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if(false)

 
naga eswar
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Hi all....


In my application, I observed at Java script code if(false).

Can you please explain where and when this condition uses...
 
Mohamed Sanaulla
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Java or JavaScript? Both are different.
if(false) would always evaluate the else{} and would never evaluate anything in if{}
 
Winston Gutkowski
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Mohamed Sanaulla wrote:if(false) would always evaluate the else{} and would never evaluate anything in if{}

Either way, it seems a bit pointless...in Java or Javascript; but maybe it's some nifty 'evaluator' mechanism I've never come across
...or possibly auto-gen'd code?

Winston
 
Rob Spoor
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Or perhaps some temporary piece of code that was never removed.
 
Greg Charles
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A decent IDE will mark that as dead code. If it were in Java code, I believe the compiler would remove it, i.e., it won't produce byte code for the block. In JavaScript, well, I guess it would be easier to flip false to true in something like FireBug, than it would be to comment/uncomment code. I agree with Rob that it sounds like temporary code, and it shouldn't go to production that way.
 
Seetharaman Venkatasamy
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I am not sure about javascript. but I come across this idiom in java. and i find the answer when i read effective java(not sure though...) . suppose you want to comment bunch of statement, and you use /* */. and it wont work if the statements itself has /* */ . i.e, nested block comment wont work, produce compilation error. however, it is easy to identify in modern IDE(easy to use // ). So some people comment the code by using if(false) block rather than /**/. you know its all about style

<edit>corrected typo</edit>
 
Bear Bibeault
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It is still nothing that should be in production-ready code. In either language.
 
Mike Simmons
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Of course, it is explicitly allowed in the JLS, which may be giving some people it's a good idea. But it' a case where Java's creators were trying to emulate a then-common idiom in C, and there's not really any need for it now.
 
Bear Bibeault
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Mike Simmons wrote:Of course, it is explicitly allowed in the JLS, which may be giving some people it's a good idea.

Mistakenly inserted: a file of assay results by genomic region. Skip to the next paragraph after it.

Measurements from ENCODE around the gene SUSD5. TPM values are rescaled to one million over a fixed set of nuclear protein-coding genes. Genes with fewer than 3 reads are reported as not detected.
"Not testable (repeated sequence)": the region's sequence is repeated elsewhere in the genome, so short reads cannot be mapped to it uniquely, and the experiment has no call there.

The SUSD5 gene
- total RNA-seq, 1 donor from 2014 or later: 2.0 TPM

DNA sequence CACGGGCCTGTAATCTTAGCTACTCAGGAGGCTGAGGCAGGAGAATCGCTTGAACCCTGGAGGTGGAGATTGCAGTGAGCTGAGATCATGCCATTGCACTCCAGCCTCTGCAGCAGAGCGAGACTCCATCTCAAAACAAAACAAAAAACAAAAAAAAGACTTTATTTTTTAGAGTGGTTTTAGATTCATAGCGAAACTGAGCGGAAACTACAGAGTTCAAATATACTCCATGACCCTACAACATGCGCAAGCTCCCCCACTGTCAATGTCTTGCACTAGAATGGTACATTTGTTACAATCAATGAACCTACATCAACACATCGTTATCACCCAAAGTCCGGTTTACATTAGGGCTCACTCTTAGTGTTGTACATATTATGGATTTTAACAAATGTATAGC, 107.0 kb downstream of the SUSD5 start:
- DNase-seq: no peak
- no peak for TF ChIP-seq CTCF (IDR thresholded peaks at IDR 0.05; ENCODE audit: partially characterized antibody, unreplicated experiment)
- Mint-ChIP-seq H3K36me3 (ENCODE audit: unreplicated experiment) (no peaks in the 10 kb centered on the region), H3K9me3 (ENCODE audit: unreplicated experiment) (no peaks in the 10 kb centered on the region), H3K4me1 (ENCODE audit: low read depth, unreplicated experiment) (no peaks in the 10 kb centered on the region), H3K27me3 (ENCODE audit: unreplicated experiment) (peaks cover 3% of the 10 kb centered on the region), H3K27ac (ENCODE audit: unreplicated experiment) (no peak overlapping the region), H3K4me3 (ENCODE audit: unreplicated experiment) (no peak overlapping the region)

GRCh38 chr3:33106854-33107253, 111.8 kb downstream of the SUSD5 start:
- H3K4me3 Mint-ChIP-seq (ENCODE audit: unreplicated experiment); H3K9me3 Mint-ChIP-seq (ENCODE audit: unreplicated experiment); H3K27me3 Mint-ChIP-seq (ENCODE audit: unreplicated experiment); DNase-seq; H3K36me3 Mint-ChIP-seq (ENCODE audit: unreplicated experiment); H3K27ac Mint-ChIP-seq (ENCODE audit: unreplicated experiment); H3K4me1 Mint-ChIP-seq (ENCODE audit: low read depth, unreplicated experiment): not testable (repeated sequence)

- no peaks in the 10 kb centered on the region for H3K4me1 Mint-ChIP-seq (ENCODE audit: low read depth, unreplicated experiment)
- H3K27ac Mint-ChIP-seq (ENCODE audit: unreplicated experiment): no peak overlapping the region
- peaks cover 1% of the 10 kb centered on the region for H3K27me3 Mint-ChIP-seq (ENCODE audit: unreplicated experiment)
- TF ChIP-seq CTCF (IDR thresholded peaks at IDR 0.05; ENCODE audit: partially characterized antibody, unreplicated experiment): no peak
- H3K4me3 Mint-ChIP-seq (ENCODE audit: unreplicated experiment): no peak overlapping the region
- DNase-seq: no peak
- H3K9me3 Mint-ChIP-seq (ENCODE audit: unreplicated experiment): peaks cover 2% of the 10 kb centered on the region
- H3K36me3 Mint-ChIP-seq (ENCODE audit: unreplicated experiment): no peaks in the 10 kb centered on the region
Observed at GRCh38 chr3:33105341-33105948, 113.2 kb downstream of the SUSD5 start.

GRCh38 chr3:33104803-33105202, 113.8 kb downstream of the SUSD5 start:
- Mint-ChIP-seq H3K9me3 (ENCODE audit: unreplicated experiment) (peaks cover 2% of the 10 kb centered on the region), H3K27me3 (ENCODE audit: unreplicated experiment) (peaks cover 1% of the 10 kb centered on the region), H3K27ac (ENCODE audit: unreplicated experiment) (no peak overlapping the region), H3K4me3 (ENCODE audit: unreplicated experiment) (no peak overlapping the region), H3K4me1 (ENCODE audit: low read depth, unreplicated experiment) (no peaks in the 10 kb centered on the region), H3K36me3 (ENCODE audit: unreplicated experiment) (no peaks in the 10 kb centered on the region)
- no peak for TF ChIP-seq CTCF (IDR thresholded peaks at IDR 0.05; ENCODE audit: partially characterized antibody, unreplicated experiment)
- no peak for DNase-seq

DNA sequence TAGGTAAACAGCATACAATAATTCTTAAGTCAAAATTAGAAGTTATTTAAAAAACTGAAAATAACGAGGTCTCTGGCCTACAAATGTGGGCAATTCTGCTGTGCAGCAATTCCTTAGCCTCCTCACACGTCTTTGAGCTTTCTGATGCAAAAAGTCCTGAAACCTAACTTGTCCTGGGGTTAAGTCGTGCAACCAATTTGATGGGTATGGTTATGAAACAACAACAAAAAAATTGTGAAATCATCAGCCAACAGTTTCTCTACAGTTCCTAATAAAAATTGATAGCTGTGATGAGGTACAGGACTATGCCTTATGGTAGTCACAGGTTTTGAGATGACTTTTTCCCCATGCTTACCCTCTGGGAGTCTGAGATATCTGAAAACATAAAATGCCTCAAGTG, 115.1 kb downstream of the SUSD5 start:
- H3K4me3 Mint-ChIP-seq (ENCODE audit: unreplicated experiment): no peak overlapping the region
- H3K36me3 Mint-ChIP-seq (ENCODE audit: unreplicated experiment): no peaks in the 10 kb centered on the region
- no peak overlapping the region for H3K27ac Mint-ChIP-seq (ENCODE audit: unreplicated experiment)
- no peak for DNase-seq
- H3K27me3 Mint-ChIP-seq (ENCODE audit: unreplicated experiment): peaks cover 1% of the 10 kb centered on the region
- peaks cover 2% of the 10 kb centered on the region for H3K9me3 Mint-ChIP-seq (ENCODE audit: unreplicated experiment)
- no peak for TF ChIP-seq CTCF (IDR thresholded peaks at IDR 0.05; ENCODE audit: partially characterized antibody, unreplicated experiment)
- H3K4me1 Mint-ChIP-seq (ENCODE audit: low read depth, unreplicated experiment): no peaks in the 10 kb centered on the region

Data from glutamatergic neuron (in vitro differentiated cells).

Exactly. Another example of "just because you can do something, doesn't mean that you should".
 
Campbell Ritchie
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Mike Simmons wrote: . . . Java's creators were trying to emulate a then-common idiom in C . . .
I wish Java’s creators had realised they were creating a new language rather than a new version of C.
 
naga eswar
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Exactly guys .... the code is from java script.

But either in java or javascript this if block will not execute, we can say its alternate to /* */
 
Winston Gutkowski
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naga eswar wrote:Exactly guys .... the code is from java script.
But either in java or javascript this if block will not execute, we can say its alternate to /* */

Or useless. Take your pick. In my experience, "historical documentation" is almost invariably a waste of space.

Winston
 
Pat Farrell
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I agree with @bear that it (if (false)) has no place in production quality code, but I use it a lot while debugging.
Specifically to remove a big wad of code for testing and problem isolation.

It is equivalent to /* .... */
but when the block of code you are trying go comment out has comments, something the pairing doesn't work as you want, so you
can't just put a /* */ around a big wad of code and comments.
 
Winston Gutkowski
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Pat Farrell wrote:Specifically to remove a big wad of code for testing and problem isolation.

Debugging, possibly; but testing? How can you say you've tested something if you just removed a chunk of code?

Winston
 
Pat Farrell
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Winston Gutkowski wrote:Debugging, possibly; but testing? How can you say you've tested something if you just removed a chunk of code?


Easy, problem isolation is part of testing. Removing code makes that easier. Sometimes.

 
Winston Gutkowski
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Pat Farrell wrote:Easy, problem isolation is part of testing. Removing code makes that easier. Sometimes.

Hmmm. Sounds like changing the test to me. Surely isolation is down to your test suite?

Winston
 
Pat Farrell
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Winston Gutkowski wrote: Sounds like changing the test to me. Surely isolation is down to your test suite?


Of course it is.

Sometimes real world debugging is not as easy as the folks pushing JUnit or other Test First methodologies suggest.
 
Winston Gutkowski
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Pat Farrell wrote:Sometimes real world debugging is not as easy as the folks pushing JUnit or other Test First methodologies suggest.

Actually, good testing, JUnit or otherwise, often reveals flaws in the code that developers didn't think of; and it's often revealed in the things you can't test.

Winston
 
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